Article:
Referees' Body To Cooperate With Premier League Review Of VAR
VAR decisions in matches are already reviewed by a five-strong independent panel made up of representatives of the Premier League and the PGMOL as well as three former players.
The organisation representing English football's top-flight referees effectively conceded Sunday that the VAR decisions to disallow West Ham and Newcastle goals this weekend were wrong as it promised to "fully co-operate" with a Premier League review of the incidents. The Professional Game Match Officials' (PGMOL) Board took the unusual step of "acknowledging" the specific controversies in a statement issued Sunday. VAR decisions in matches are already reviewed by a five-strong independent panel made up of representatives of the Premier League and the PGMOL as well as three former players. Their findings are sent to the clubs concerned.
Such was the controversy generated when West Ham were denied a late equaliser at Stamford Bridge, and Newcastle a goal in their 0-0 draw with Crystal Palace, that the PGMOL has agreed to this additional layer of scrutiny.
"PGMOL acknowledge the incidents to disallow the goals in the Chelsea v West Ham and Newcastle v Crystal Palace fixtures," said a PGMOL statement.
"We will fully co-operate and collaborate with the Premier League and their request to review these two particular incidents, using the outcome as part of the ongoing assessment of weekly performances and the development of our match officials going forward."
West Ham manager David Moyes was furious after a controversial finish to his team's 2-1 loss at Chelsea where the Hammers' Maxwel Cornet had a late equaliser disallowed by VAR.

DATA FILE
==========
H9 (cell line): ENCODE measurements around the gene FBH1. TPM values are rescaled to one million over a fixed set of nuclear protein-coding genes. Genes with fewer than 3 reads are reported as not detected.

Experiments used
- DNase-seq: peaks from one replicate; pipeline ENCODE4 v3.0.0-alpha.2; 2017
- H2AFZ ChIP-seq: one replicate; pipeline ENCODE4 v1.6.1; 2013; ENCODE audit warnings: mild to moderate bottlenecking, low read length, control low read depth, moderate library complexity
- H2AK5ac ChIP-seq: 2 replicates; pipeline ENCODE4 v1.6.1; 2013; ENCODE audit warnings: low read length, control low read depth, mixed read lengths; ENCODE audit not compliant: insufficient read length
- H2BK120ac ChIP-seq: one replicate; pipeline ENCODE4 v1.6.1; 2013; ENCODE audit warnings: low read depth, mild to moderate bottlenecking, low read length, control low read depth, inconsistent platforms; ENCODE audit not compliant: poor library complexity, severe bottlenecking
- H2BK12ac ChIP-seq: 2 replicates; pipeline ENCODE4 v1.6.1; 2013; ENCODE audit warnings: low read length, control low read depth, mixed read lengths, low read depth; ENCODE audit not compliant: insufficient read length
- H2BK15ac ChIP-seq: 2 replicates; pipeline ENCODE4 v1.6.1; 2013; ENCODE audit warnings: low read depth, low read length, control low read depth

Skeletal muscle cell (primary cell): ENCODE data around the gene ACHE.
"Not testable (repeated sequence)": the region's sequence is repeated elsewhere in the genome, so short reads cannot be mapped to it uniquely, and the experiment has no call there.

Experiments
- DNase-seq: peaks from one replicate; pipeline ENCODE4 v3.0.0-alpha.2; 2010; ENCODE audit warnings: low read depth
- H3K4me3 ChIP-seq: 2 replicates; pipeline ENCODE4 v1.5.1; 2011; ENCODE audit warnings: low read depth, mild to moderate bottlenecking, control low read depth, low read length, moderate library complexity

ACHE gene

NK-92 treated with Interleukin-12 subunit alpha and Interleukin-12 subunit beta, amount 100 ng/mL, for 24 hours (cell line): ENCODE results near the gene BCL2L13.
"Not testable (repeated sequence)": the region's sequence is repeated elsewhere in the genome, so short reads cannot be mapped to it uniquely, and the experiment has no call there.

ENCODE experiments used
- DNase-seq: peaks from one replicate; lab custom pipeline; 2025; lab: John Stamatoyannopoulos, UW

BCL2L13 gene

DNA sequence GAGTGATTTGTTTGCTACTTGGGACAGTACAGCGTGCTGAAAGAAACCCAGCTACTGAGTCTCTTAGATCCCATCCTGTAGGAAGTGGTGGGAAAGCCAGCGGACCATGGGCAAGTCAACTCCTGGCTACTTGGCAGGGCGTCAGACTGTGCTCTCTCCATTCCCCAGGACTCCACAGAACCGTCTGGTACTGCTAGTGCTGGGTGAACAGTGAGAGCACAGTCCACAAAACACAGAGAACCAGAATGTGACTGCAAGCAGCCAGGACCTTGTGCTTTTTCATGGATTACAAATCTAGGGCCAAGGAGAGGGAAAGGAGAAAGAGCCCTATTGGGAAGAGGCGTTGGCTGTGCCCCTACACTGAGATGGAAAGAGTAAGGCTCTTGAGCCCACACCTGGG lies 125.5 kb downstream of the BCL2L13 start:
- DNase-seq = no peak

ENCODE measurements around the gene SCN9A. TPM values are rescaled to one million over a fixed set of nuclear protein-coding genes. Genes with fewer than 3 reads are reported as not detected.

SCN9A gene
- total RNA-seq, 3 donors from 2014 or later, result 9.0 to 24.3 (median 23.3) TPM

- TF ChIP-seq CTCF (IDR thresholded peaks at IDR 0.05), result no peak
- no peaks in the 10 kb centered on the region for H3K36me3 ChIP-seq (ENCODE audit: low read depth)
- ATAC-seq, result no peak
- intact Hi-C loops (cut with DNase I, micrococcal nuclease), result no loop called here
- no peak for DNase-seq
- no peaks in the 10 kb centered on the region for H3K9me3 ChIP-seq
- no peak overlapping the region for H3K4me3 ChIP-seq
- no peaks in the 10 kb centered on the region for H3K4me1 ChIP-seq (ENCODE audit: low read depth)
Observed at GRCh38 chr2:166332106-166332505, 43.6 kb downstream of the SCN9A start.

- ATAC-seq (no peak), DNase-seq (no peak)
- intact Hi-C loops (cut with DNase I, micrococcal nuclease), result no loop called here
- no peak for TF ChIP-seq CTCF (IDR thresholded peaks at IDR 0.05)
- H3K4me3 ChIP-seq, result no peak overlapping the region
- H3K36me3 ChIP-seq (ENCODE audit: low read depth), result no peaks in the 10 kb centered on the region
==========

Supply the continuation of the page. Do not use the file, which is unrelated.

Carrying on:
Match referee Andy Madley awarded the goal, having no issues regarding Jarrod Bowen's contact with Edouard Mendy after the Chelsea goalkeeper spilled the ball.
VAR, however, instructed Madley to review the incident on the pitchside monitors and the goal was chalked off.
"I'm amazed that VAR sent the referee for him to see it," said Moyes. "But I thought even if he goes to the TV there's no way he's overturning this, because this is a goal.
"It was a ridiculously bad decision."
Newcastle manager Eddie Howe was more restrained in his response to seeing an own goal by Tyrick Mitchell of Crystal Palace overturned.
Referee Michael Salisbury ruled it out for a foul by Joe Willock on goalkeeper Vicente Guaita but Howe said: "I didn't think it should have been disallowed, personally, I thought it was a foul or a push on Joe Willock in the build-up to the ball coming in.
"If anything, it's a penalty if it's not a goal, so I was very surprised with the outcome."
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